By StevoLincolnite on 12/5/2007 10:55:27 AM , Rating: 3
You make it sound as if AMD is a Failure, the K6-2 and K6-3 were great value Chips in they're time, And the K8 was a great chip against the Pentium 4, And in-fact I still think the K8 is a still a great processor, As far as I last checked any AMD K8 Athlon 64 X2 is capable of still running anything demanding, and the K7 was just a solid chip with a very long life, Especially those Socket A boards...


RE: Goodbye AMD
By 16nm on 12/5/2007 11:00:51 AM , Rating: 4
The smartest thing for AMD to do now would be to keep working on K8 by refining it and getting more megahertz/efficiency out of it. I would not see anything wrong with them introducing a two-die quad-core K8 chip if it is reasonably feasable.


RE: Goodbye AMD
By cochy on 12/5/2007 11:03:31 AM , Rating: 3
There's only so far that you can push a CPU design.


RE: Goodbye AMD
By 16nm on 12/5/2007 11:16:48 AM , Rating: 2
Well, I think AMD are doing a pretty good job with K8 90nm, but they have a long way to go with 65nm. There is a lot of room for improvement there.

Conroe and K8, more or less, are the same design. Intel had great expertise with the 65nm process going into Conroe because of how hard they had to push it on the Netburst design. AMD have a lot more room for improvement with regards to their 65nm process. Fully expect them to introduce better, efficient steppings on 65nm. K8 is top technology and does not need to be retired. Updated - yes, retired - no. For example, SSE4 would not be a bad addition.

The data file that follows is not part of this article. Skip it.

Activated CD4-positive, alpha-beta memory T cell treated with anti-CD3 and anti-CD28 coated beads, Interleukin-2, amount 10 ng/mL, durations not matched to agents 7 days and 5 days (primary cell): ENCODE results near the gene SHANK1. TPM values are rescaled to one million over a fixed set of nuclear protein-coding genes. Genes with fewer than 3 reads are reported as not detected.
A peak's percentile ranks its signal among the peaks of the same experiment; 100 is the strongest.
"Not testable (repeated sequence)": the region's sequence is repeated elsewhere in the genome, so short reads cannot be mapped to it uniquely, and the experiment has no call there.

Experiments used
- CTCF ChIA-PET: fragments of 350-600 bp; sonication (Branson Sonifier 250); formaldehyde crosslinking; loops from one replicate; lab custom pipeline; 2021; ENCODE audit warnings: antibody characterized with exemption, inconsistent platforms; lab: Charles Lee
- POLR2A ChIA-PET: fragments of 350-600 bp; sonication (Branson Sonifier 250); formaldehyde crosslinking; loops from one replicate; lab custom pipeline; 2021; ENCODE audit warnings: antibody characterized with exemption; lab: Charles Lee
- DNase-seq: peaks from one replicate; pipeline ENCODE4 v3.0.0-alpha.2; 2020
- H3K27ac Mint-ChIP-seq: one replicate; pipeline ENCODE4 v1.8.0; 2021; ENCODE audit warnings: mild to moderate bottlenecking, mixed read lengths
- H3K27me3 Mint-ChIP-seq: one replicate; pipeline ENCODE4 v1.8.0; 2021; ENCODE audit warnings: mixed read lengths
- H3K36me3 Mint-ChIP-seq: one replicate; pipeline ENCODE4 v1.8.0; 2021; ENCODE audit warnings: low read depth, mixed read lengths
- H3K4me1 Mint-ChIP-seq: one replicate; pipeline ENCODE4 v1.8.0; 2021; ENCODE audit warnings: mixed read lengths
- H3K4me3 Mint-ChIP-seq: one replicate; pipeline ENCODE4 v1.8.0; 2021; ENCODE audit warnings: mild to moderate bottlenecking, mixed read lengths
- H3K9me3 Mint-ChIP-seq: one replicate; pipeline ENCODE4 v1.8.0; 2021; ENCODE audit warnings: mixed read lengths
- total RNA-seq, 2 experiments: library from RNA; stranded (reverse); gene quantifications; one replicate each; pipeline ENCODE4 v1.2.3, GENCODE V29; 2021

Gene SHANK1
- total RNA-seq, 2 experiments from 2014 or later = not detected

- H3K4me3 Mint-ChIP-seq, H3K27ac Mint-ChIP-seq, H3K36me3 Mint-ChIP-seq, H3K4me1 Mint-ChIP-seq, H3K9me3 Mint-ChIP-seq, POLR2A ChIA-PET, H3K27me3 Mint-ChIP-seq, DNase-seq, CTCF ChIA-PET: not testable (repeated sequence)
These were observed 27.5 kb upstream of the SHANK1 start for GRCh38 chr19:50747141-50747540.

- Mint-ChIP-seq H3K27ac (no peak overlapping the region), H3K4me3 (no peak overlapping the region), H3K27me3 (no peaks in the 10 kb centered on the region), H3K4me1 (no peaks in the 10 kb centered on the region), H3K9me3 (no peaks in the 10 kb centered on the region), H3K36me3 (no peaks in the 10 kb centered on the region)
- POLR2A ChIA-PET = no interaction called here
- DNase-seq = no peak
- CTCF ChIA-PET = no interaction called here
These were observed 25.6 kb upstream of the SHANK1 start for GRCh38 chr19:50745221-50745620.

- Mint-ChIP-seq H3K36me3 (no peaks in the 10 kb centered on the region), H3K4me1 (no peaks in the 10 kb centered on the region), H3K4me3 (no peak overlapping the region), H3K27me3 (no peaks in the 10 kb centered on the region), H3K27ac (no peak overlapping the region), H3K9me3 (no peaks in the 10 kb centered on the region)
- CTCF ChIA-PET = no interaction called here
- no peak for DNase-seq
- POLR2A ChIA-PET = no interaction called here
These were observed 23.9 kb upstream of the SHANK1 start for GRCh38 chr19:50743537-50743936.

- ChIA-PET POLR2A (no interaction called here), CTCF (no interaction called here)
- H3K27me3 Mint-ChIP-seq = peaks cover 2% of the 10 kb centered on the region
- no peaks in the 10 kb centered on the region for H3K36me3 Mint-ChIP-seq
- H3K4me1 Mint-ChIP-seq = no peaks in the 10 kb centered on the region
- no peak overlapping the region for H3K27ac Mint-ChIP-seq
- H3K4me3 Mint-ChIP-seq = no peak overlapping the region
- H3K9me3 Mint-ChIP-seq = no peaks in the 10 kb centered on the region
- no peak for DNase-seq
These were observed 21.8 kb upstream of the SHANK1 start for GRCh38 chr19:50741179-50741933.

RE: Goodbye AMD
By Proteusza on 12/5/2007 12:04:43 PM , Rating: 3
K8 and Core 2 are similar but different. Like a Corvette compared to a Viper. Similar philosophies, different execution.

The Core 2 is superior in integer performance especially.


RE: Goodbye AMD
By MandrakeQ on 12/5/2007 1:32:56 PM , Rating: 2
Core 2 is optimized for high ILP, and it doesn't look like AMD is pursuing that route as aggressively anymore.

AMD appears to be spending their transistors on server features lately, and this means the desktop market gets neglected. I don't really blame them for this decision given the razor thin margins they have to deal with in desktop procs.